So the idea at the moment is that four players will start above ground with their own warbands of any race. Using The Lost and the Damned as a guide a 200 point RoC warband would allow for a champion, 4 rewards and 4 rolls on the retinue table. Other races can just choose whatever of 200 points from Warhammer Armies or straight from the rule book (I may increase this after some play testing). Each player will have a slightly different objective, depending upon their race and the what the warband consists of, but ultimately they are seeking treasure from the underground crypts of Stoke Hall and I as GM will be controlling creatures to stop them,  in a narrative format. There will be 4 different entry points (trapdoors etc) but all above ground happenings will be using a skirmish format of 3rd Edition. When warbands find their point of entry to the underground the rule set will switch to an adapted Heroquest format which combines 3rd edition stat lines for the adventurers and the dungeon creatures (some clever GMing will be be needed here as only some of the warband will be allowed to enter - I have some ideas and will keep these to myself for now).

So that's an outline. That provides me with a framework to plan the game, but more importantly to collect and paint the appropriate miniatures and scenery! I've already decided that the underground baddies  will be a host of undead (plus others) with some appropriate npc's based on 80's GW , (ie Kev Adam's gobbos) with some Ansell references too. And last night I started making my first dungeon tile from extruded polystyrene:

And rummaged through my bitzboxes to find a load of dungeon based bits to add:

I already have some undead models to use (both oop GW and Mantic) and have begun to collect a few more, including the LotR Army of the Dead figures.

Here's the scenery which will be used above ground:

And I'm thinking of modelling the front of Stoke Hall / The Foundry gates as part of it too:

So with so many ideas and things now to do, you can see why it may be a good idea to get my shit together so soon after the last BOYL has just finished!

Any ideas, suggestions or thoughts on all this would be much appreciated at this early stage, before I really get going.

Sunday, 2 August 2015

BOYL 2015 report: The Trouble with Kludo and 40k Deathrace

I was very fortunate to be involved with two great games over the Oldhammer Weekend, and there was so much more going on, in fact I didn't even get a game of Bloodbowl in (despite painting late on the Thursday night trying to get the Orc team completed!)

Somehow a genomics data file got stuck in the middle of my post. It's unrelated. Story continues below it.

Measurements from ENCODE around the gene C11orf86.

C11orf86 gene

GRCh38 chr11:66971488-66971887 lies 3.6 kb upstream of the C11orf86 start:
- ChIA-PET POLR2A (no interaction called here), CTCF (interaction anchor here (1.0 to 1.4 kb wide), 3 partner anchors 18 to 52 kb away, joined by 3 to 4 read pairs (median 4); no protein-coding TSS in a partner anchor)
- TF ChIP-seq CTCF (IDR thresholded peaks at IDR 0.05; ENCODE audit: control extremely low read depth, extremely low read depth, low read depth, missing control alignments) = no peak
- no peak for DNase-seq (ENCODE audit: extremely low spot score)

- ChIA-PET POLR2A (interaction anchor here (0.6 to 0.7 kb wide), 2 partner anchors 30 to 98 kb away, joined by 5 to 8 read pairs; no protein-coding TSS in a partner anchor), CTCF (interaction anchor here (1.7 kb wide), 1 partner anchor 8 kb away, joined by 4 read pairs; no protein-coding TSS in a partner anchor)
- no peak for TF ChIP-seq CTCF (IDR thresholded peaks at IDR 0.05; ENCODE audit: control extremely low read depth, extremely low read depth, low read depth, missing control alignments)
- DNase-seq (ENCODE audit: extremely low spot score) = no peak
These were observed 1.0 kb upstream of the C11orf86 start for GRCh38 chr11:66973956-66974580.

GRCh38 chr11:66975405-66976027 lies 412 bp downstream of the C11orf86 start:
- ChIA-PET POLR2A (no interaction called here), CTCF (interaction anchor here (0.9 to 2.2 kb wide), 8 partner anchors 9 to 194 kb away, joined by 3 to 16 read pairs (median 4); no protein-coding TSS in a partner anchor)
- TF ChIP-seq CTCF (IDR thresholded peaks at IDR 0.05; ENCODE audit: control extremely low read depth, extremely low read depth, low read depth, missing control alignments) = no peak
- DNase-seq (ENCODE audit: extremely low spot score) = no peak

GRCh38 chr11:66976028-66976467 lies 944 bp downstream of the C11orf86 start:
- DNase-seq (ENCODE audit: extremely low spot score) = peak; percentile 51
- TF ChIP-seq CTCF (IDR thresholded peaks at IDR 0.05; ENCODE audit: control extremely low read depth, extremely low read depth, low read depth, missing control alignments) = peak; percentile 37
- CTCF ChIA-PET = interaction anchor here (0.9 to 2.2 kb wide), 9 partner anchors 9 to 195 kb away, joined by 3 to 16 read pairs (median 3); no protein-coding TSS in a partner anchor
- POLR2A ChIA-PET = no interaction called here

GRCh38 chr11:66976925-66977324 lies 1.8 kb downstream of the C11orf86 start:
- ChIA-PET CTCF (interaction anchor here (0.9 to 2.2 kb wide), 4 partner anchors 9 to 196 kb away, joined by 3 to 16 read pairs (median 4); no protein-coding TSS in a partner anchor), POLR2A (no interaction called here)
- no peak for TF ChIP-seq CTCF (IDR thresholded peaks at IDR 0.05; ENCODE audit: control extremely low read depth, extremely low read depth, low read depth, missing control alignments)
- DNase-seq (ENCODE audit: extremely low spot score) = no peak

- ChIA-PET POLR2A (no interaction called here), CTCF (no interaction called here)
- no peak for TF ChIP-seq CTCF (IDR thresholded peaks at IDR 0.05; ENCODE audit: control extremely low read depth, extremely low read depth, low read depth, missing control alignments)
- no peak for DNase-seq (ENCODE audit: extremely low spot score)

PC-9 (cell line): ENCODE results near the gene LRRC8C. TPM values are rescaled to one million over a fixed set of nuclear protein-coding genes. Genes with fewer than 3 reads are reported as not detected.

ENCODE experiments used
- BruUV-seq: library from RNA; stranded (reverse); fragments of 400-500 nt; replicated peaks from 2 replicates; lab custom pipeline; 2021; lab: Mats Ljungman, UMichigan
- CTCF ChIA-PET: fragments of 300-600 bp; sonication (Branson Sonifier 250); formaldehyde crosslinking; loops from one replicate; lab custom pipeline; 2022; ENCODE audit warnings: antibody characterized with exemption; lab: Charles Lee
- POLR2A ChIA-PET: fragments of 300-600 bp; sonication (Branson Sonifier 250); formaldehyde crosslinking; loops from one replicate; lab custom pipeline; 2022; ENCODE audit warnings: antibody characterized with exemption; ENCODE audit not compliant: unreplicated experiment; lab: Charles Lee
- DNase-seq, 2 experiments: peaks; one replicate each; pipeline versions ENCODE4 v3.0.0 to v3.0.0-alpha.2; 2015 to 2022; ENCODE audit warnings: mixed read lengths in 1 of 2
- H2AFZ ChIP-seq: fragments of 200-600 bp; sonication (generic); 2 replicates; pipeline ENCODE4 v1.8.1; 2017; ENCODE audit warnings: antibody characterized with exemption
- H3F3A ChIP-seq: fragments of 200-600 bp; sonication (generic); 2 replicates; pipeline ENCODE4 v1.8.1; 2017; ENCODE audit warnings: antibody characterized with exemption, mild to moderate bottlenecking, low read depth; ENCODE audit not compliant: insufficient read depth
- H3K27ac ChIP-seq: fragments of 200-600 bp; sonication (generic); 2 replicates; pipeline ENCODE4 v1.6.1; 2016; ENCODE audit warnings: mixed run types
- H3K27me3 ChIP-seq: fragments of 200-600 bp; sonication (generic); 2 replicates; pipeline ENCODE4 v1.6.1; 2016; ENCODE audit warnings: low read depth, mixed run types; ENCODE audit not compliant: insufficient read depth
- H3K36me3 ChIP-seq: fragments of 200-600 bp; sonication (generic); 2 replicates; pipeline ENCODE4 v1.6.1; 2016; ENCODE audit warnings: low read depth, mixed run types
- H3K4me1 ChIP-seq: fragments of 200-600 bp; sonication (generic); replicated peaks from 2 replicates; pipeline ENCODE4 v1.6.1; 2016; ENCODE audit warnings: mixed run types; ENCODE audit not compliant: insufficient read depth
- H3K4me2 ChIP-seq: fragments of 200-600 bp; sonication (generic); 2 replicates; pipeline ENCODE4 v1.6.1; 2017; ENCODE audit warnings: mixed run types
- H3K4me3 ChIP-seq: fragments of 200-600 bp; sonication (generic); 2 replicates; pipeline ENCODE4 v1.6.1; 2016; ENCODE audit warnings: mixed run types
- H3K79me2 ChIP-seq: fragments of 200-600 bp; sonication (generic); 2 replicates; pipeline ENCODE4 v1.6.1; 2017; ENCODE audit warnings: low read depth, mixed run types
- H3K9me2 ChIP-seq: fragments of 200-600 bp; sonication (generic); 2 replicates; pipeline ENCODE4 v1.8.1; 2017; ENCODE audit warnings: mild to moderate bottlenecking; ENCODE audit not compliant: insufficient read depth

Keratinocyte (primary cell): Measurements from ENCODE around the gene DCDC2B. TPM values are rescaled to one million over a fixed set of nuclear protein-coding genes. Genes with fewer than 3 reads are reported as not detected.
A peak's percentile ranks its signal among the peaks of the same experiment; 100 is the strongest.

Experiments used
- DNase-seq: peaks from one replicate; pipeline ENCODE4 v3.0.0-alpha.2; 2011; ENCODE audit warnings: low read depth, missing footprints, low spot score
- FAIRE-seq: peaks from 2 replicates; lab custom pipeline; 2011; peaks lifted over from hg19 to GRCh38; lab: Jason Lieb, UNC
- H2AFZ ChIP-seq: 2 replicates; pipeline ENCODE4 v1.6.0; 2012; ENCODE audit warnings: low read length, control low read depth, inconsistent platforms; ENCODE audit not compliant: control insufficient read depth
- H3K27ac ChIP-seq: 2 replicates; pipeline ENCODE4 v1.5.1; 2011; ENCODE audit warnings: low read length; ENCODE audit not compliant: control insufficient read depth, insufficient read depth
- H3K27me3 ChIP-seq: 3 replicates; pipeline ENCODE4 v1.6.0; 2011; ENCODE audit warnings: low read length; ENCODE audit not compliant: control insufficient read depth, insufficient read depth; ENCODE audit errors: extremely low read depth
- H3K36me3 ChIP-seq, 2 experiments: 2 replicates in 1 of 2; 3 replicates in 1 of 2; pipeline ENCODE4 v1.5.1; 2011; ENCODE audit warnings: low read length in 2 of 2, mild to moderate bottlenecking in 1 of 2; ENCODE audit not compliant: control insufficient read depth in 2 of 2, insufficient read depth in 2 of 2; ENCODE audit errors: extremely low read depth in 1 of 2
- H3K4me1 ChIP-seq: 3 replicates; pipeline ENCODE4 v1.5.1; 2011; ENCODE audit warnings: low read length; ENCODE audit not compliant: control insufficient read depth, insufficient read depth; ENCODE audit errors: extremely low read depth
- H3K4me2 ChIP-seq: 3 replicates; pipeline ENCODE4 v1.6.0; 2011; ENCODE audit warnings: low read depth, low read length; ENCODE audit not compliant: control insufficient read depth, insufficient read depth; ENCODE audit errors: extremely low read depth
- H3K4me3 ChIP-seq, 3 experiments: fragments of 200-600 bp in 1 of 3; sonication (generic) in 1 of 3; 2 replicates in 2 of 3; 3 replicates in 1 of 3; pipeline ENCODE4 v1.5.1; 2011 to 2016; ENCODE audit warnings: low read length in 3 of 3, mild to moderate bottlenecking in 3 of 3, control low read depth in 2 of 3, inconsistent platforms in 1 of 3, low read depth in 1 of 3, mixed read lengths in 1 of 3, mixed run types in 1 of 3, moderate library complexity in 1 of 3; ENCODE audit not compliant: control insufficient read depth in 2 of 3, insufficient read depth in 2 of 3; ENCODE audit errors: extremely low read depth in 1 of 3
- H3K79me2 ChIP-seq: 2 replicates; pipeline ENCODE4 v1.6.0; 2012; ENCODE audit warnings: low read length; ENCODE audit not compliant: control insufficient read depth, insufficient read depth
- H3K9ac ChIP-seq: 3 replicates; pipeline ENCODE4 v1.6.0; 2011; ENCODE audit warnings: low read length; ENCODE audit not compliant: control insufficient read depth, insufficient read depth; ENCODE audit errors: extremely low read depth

So on Saturday i played a great narrative game of 3rd edition WFB where my Nurgle legions played together for the first time, including my Great Unclean One. Here's some photos:


It was a great scenario written by Garth where my forces had to defend some portal stones from a combined invasion force of Slann and Halfings. Even though my forces were spread quite thinly my Beastmen and Ogres managed to hold up a large chunk of the invading forces whilst my Chaos Dwarf mortar caused carnage to some of the more fearsome units, including 4 wounds on a treeman. Basically I was amazed at how well my Chaos forces fared in holding up the enemy, Nurgle makes them tough (and of course the 3rd edition rules can make for protracted combats).

My game on the Sunday was the much anticipated Deathrace 40k, arranged by captain crooks who had journed all the way from Oz and I got to play with my (unfortunately unfinished) Freeway Fighter recreation). So much excitement as the cars lined up and the game itself lived up to the expectations with a great, slick and fun game with a beautiful range of vehicles on display. I didn't witness the end as I had to leave after my car (which was winning at the time!) got plasma cannoned whilst about to jump a ramp.. I felt even more like a kid during this game...:

I was so engrossed in my games that I didn't take any photos of the other amazing events that were happening, but I'm sure you can get your fix from the other blogs of the attendees. 

So finally a massive thank you to the foundry for hosting so well, with the venue, hospitality and catering excellent as always; a huge thank you to those who organised the games and to those peeps who played with, what I call, a wonderful oldhammer attitude.